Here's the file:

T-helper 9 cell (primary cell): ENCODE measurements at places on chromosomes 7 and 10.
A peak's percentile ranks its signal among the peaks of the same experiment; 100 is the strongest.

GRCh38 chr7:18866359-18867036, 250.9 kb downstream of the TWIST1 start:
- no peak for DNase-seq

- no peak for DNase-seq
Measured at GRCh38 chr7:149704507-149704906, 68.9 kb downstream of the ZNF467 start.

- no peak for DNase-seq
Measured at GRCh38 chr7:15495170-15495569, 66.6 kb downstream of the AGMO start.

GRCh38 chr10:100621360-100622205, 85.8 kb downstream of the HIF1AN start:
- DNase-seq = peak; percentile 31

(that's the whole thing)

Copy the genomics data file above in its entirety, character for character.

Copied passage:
T-helper 9 cell (primary cell): ENCODE measurements at places on chromosomes 7 and 10.
A peak's percentile ranks its signal among the peaks of the same experiment; 100 is the strongest.

GRCh38 chr7:18866359-18867036, 250.9 kb downstream of the TWIST1 start:
- no peak for DNase-seq

- no peak for DNase-seq
Measured at GRCh38 chr7:149704507-149704906, 68.9 kb downstream of the ZNF467 start.

- no peak for DNase-seq
Measured at GRCh38 chr7:15495170-15495569, 66.6 kb downstream of the AGMO start.

GRCh38 chr10:100621360-100622205, 85.8 kb downstream of the HIF1AN start:
- DNase-seq = peak; percentile 31